Worries about the impact of high speed trading have unnerved investors but the chances of another big flash crash are slim, said Jamil Nazarali, Citadel Securities' head of trading.
And he should know. Citadel executes one out of every eight trades in the United States.
Nazarali said trading firms have been working closely with regulators since 2010 to prevent a repeat of the flash crash that sent the Dow plunging nearly 1,000 points in a matter of minutes.
New rules enacted this year may have helped limit the fallout from last year's glitches that unhinged the Facebook IPO, and the BATS IPO, as well as Knight Capital's rogue algorithm that caused erroneous orders in 150 NYSE-listed stocks.
For example, the new limit-up/ limit-down rule forces all exchanges to pause trading in a stock for up to five minutes if the price falls outside of a "normal" trading range -- defined as a price swing between 5% to 10% from the recent range.
Nazarali says these pauses help prevent investor panic. Previously it was unclear whether those trades would be canceled by exchanges later in the day, prompting many investors to simply sit on the sidelines.
With the new rules, investors don't have to play a guessing game about whether or not a trade will get canceled.
The SEC also recently clarified its definition of "clearly erroneous" trades, which usually do get canceled.
Eric Hunsader, who runs trading research firm Nanex, thinks the rules will help eliminate some of the glitches for individual stocks, but cautions they may actually make things worse in the event of another flash crash.
"These rules are very complicated, and they depend on everyone receiving and processing information at the same time," said Hunsader. During major market disruptions, problems reverberate throughout exchanges and trading firms, making it difficult to process trades.
"All these things tend to break when the market spasms," said Hunsader.
Internal monitoring: Nazarali's biggest concern is making sure Citadel's automated trading systems don't cause a massive trading glitch similar to Knight's, which cost the firm $440 million.
To keep up with the world of high speed trading, Citadel reworks its trading algorithms every few days and puts every new piece of software code through extensive beta testing.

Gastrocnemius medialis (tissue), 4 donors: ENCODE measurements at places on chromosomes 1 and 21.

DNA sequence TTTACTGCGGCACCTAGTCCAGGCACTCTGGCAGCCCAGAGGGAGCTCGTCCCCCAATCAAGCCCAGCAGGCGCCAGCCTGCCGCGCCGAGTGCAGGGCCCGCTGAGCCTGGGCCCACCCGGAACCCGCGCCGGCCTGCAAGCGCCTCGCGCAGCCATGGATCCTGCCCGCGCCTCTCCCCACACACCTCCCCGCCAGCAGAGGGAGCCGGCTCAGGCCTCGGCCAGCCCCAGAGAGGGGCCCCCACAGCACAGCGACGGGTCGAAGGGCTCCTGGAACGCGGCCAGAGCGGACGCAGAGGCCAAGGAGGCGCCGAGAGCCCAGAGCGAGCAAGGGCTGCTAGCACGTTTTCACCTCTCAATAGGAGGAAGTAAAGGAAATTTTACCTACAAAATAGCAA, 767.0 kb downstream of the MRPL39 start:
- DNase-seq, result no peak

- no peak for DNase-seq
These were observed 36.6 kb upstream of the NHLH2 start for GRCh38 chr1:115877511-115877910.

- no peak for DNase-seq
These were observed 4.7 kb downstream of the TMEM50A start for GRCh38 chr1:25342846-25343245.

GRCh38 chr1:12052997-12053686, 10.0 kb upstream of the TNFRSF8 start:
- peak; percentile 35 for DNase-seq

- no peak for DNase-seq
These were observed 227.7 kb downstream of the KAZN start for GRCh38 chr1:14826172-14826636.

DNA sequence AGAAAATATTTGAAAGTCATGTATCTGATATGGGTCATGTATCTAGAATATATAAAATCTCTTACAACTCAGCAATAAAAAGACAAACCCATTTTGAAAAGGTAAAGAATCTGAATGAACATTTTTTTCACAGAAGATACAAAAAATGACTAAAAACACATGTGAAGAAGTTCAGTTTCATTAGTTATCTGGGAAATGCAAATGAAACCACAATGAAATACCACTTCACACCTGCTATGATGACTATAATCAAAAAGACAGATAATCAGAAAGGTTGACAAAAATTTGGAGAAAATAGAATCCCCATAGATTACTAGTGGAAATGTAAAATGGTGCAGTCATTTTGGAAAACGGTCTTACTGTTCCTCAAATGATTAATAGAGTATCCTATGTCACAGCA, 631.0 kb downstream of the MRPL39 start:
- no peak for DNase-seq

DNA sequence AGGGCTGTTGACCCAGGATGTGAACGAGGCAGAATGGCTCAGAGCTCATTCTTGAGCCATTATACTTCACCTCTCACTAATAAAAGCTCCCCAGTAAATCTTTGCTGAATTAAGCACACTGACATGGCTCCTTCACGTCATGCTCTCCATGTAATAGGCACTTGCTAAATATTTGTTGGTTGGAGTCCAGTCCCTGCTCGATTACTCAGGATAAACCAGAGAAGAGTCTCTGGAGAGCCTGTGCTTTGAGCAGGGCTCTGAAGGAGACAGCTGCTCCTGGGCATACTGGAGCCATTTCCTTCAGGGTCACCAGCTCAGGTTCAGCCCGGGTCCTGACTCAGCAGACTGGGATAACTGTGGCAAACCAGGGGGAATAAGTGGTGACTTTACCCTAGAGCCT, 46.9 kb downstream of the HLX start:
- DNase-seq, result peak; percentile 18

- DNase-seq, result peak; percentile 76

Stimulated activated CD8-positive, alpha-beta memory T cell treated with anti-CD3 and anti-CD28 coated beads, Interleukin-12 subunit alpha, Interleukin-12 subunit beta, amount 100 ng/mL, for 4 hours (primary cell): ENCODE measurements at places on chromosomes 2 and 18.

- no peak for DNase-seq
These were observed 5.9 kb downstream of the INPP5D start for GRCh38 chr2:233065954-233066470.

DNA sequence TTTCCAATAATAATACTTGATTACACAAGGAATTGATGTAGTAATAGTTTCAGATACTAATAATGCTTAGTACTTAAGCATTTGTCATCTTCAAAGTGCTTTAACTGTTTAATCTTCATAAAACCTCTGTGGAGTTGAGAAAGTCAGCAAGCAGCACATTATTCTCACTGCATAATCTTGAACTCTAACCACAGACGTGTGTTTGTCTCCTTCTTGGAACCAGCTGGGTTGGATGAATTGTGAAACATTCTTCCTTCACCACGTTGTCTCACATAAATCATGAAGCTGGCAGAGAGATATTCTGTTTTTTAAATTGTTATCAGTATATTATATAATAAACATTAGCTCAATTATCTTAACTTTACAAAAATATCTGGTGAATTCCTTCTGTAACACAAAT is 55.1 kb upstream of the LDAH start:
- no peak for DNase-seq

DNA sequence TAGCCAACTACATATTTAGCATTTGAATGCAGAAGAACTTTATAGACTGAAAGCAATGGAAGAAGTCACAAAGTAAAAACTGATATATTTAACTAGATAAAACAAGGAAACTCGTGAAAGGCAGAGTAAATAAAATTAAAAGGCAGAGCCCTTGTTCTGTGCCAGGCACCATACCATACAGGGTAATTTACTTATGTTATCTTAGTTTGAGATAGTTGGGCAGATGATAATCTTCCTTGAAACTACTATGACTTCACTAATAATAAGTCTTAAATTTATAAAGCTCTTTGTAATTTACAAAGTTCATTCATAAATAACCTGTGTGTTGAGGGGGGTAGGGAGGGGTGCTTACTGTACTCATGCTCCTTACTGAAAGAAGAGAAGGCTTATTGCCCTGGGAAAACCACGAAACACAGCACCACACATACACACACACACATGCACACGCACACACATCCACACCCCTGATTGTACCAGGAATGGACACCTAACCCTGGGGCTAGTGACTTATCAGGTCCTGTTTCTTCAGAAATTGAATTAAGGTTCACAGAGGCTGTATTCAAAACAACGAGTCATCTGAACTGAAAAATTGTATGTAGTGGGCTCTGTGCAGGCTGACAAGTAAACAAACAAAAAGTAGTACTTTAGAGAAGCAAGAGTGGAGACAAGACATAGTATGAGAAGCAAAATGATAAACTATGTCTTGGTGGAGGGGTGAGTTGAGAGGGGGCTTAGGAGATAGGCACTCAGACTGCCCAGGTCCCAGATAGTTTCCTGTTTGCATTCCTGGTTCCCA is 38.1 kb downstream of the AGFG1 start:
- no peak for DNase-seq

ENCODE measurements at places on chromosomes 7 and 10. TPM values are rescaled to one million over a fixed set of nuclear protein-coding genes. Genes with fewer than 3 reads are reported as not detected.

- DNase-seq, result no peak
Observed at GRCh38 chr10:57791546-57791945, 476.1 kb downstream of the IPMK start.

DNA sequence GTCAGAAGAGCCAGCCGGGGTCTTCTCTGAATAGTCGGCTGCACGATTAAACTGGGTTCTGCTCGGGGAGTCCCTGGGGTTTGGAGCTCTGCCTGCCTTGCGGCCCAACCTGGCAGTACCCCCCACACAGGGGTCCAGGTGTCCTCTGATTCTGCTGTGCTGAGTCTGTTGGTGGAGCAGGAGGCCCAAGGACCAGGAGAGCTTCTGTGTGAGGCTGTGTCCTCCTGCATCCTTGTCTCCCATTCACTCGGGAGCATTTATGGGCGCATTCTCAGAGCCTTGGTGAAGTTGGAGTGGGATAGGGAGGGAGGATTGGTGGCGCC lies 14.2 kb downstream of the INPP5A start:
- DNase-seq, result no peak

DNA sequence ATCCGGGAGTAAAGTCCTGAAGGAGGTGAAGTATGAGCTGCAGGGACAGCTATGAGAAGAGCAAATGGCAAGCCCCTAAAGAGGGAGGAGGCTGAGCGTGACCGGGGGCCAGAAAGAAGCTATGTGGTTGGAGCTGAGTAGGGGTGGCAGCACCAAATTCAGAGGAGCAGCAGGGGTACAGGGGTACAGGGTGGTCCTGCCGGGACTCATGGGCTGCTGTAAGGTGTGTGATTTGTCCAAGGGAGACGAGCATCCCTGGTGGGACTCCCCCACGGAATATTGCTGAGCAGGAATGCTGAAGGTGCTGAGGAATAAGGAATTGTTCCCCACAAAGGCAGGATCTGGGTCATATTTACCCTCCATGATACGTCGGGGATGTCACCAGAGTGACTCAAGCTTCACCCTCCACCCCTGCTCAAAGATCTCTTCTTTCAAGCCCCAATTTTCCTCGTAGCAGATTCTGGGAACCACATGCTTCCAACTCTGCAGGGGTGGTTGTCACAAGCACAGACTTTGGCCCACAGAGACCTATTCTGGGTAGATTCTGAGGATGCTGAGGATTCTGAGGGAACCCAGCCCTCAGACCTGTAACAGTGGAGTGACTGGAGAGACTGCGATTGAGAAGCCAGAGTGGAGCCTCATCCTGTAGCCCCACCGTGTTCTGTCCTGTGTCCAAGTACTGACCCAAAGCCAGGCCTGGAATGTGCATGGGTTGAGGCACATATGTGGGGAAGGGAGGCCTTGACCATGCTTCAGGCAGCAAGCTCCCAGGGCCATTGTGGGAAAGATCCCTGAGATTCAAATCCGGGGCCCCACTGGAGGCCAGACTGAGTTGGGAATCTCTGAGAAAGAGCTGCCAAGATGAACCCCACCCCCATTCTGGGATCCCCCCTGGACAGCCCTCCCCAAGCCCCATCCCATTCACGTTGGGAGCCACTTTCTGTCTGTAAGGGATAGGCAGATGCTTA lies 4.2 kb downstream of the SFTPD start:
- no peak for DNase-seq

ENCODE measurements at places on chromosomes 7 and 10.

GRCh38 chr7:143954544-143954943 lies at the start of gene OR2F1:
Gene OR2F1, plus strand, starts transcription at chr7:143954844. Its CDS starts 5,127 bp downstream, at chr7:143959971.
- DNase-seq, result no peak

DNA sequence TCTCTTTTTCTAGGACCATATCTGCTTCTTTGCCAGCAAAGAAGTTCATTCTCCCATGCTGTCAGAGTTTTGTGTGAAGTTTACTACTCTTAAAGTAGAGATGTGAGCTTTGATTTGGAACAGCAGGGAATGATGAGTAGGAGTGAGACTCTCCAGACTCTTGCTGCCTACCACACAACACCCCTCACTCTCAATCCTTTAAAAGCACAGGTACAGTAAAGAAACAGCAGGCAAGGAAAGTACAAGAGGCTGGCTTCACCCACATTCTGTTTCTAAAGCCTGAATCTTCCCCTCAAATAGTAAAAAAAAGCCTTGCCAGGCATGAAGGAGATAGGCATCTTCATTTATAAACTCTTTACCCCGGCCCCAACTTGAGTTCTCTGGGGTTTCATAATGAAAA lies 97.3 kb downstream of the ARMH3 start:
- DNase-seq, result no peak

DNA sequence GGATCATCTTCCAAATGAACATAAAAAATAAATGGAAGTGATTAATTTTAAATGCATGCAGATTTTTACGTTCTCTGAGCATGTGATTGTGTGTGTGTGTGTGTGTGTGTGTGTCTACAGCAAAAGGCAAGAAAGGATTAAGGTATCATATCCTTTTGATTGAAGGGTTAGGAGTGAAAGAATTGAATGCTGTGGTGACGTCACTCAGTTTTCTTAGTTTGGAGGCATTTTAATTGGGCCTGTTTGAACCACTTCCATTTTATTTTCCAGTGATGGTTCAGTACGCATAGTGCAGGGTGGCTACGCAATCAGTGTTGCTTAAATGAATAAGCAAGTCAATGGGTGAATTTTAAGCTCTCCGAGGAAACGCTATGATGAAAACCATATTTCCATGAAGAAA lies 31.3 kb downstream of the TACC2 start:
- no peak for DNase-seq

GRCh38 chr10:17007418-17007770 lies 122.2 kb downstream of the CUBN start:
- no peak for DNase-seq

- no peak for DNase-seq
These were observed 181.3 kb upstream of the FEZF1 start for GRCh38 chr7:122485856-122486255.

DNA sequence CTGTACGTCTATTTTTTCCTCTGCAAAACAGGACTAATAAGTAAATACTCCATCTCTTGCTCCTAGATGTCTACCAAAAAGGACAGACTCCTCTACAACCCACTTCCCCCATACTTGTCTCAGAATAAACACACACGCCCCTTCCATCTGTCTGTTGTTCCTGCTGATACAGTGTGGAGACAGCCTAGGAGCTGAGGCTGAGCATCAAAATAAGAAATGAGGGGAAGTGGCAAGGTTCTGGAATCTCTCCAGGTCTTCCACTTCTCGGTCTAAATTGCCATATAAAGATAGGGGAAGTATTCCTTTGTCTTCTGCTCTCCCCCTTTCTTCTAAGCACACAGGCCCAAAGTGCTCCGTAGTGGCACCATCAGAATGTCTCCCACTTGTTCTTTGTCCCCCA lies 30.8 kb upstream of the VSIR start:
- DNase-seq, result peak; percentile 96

If a faulty piece of code does make it through, it would trip a signal inside Citadel and be quickly be shut off to prevent errant buy or sell orders.
Nazarali knows how dangerous errant code can be. He worked at Knight Capital ( for more than a decade but left six months before the massive trading glitch that nearly took the firm down. )
A kill switch: Nazarali won't comment on the problems at Knight, but said he's been advocating for a "kill switch" at major stock exchanges that would allow them to quickly shut down trading from any firm experiencing software troubles.
Nazarali said the NYSE detected last August's problems at Knight within minutes, but Knight didn't shut down trading for about 30 minutes.
An NYSE spokesperson declined to comment and Knight did not return requests for comment.
It's easy to blame high speed traders for the spate of market disruptions. These firms profit from tiny differences between stock prices and they make thousands of trades in a millisecond. That can add up quickly.
Critics say high speed trading firms provide liquidity to the market but they can just as quickly take it away at the slightest sign of trouble.
Nazarali disagrees. "I think there's very little evidence that that happens."
Yet, only public stock exchanges are legally obligated to keep trading when problems arise. Private firms like Citadel can sit on the sidelines if they want.
But Nazarali says that stepping back is not an option, because the firm would bleed customers. "We don't have to, but we do keep trading because our customers demand it. At times of volatility, that's when our customers expect us to be there."
In today's technology driven trading world, Nazarali says customers are actually more protected than the days when floor brokers dominated.
"In 1987, during the stock market crash, everything was handled manually, and brokers wouldn't pick up their phones. They wouldn't buy or sell stocks," he said.
"Even today, under market duress, people can always get their customer orders filled," said Nazarali.